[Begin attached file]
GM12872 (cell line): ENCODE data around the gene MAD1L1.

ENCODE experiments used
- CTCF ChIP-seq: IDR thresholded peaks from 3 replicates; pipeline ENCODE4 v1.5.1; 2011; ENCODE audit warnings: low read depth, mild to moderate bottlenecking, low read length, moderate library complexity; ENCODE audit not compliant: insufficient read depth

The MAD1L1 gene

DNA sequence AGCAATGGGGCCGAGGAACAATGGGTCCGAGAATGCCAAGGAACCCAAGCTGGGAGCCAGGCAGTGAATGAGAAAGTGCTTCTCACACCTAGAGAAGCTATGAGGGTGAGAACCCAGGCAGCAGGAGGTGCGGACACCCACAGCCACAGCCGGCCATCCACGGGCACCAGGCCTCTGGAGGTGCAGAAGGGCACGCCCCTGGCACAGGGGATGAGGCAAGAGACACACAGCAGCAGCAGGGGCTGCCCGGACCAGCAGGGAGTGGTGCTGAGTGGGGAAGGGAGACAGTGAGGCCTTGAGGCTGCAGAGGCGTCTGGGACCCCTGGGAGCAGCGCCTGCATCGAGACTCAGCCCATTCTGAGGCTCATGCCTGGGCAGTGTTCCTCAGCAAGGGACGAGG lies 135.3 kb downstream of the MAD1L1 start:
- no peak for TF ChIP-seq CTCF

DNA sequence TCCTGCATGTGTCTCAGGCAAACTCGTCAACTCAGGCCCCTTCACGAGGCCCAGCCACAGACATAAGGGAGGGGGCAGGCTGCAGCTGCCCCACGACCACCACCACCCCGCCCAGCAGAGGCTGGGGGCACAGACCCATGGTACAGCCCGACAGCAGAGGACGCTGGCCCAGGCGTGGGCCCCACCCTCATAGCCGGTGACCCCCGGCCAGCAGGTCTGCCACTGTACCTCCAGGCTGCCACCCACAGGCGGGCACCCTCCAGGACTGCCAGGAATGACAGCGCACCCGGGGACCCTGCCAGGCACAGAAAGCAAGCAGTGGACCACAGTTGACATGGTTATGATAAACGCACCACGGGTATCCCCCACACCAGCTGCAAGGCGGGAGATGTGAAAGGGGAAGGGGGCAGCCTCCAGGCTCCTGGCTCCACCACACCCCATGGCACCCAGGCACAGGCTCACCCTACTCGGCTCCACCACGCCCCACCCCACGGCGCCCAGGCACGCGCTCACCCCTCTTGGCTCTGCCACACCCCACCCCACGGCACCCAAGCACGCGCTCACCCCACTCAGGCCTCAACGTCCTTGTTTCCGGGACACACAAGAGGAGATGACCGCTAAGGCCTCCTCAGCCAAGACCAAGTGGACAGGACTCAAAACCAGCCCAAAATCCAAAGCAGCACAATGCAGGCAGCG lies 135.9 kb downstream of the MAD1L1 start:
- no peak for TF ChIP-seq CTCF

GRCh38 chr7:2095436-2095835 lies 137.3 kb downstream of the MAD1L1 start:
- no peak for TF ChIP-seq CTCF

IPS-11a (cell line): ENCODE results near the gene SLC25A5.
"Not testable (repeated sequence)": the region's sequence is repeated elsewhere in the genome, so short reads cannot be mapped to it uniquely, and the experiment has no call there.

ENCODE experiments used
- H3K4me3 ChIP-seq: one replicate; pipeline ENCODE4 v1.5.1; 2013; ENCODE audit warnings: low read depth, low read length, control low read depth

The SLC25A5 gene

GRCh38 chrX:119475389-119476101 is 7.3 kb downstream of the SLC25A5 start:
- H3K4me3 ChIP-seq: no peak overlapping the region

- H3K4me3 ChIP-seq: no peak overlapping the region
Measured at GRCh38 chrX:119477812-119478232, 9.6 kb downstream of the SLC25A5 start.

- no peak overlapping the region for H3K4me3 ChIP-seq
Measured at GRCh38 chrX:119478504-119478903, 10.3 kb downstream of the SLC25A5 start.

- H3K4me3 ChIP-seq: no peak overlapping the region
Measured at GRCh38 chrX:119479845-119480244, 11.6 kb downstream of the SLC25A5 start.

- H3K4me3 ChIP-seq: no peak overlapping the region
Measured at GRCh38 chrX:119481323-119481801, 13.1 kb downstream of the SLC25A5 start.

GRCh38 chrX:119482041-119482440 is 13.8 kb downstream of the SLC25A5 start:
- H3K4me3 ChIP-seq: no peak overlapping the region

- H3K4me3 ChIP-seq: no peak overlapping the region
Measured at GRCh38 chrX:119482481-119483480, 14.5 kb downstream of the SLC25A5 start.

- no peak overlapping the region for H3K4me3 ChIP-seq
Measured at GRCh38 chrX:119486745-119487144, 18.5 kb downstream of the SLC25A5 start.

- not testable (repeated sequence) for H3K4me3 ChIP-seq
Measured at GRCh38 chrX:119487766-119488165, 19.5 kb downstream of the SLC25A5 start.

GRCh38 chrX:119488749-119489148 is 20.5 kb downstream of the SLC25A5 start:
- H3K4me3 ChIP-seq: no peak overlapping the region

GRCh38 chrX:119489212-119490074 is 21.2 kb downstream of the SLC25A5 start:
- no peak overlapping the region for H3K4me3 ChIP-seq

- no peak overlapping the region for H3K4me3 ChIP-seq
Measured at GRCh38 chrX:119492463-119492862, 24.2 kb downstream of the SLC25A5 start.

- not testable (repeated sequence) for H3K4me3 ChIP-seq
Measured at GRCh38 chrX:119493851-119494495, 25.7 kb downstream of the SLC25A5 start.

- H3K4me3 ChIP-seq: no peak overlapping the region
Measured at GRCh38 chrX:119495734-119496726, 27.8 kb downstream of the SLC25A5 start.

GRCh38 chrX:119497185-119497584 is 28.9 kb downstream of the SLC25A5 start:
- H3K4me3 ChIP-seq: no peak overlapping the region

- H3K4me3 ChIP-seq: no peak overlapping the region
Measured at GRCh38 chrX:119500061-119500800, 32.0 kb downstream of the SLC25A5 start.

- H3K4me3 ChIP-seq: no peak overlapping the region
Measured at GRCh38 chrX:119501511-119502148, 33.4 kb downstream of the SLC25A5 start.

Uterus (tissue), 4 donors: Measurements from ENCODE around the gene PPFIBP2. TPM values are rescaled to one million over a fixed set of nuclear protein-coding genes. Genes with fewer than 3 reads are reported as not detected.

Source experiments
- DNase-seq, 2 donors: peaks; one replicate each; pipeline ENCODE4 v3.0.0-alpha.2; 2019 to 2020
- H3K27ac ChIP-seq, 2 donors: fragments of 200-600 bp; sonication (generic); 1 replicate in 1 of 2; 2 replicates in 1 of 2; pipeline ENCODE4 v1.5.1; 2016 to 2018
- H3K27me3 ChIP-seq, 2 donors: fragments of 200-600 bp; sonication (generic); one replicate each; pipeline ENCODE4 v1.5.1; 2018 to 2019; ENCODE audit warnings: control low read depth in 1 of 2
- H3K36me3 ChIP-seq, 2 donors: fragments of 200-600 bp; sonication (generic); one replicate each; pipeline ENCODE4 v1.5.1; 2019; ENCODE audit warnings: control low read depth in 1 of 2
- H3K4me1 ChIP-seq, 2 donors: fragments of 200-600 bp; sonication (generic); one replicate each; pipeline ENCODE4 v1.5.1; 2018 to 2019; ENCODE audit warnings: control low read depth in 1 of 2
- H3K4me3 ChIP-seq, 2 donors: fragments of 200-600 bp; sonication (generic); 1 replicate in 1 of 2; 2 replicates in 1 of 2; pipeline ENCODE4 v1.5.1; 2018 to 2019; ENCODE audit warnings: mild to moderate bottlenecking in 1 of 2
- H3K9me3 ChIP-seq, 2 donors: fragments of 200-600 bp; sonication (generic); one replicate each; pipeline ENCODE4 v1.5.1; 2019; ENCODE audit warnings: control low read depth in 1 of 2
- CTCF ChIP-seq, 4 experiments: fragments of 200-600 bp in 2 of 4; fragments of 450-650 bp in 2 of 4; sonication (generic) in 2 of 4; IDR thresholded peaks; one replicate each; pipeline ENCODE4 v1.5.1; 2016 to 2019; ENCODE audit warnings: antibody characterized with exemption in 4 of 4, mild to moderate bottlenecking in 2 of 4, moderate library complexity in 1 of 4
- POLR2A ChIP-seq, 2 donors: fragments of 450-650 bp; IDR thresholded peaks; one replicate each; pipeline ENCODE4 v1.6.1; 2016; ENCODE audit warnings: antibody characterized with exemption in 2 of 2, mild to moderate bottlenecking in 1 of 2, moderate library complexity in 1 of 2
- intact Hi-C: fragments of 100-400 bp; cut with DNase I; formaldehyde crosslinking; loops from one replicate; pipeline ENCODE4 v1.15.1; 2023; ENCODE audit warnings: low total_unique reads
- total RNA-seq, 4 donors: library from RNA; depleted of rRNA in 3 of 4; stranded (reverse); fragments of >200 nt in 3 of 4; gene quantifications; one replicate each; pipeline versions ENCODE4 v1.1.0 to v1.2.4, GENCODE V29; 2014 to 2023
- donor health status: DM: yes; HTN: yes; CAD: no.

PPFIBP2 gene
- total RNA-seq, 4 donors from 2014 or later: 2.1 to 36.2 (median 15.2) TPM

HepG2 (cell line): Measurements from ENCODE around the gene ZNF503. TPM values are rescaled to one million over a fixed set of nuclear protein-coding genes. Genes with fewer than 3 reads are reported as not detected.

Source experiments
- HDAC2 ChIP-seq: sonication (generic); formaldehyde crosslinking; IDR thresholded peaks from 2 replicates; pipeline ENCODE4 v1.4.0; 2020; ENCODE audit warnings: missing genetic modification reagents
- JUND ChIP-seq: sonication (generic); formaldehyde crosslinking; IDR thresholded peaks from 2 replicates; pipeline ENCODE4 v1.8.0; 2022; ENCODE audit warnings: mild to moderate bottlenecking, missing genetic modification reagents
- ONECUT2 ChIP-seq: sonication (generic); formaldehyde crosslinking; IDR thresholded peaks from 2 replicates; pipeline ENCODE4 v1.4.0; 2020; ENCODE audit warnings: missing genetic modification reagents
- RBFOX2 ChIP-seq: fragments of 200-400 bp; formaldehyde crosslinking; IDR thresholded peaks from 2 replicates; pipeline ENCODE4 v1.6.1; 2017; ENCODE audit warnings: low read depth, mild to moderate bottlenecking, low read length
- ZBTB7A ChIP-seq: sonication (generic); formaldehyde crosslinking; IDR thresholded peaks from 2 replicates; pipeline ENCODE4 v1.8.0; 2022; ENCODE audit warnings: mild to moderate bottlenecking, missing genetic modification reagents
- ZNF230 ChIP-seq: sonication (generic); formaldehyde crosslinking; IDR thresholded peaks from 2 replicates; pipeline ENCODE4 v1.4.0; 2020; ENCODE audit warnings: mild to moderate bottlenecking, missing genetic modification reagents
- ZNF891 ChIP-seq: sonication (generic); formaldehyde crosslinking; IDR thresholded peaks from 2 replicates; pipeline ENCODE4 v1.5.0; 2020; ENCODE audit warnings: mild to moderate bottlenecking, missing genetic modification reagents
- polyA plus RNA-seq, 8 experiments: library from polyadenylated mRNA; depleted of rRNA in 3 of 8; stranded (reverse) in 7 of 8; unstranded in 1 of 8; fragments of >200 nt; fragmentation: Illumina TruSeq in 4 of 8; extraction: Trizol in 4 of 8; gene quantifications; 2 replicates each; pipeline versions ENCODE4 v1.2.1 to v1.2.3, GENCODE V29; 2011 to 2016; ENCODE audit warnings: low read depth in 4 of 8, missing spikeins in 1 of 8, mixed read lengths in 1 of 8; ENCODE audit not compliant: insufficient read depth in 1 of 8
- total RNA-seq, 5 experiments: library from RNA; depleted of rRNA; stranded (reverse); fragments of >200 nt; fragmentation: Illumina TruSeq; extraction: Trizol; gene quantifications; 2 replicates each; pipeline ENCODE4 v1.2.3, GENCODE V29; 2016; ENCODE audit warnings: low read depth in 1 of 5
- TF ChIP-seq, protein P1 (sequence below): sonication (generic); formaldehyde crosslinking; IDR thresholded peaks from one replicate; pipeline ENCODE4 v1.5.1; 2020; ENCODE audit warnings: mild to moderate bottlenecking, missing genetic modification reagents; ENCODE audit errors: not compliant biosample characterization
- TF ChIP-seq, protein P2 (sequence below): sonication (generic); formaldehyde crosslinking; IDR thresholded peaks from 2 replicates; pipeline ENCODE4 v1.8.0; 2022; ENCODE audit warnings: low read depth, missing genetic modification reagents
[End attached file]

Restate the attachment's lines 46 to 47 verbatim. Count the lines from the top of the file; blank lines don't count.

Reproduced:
- H3K4me3 ChIP-seq: no peak overlapping the region
Measured at GRCh38 chrX:119500061-119500800, 32.0 kb downstream of the SLC25A5 start.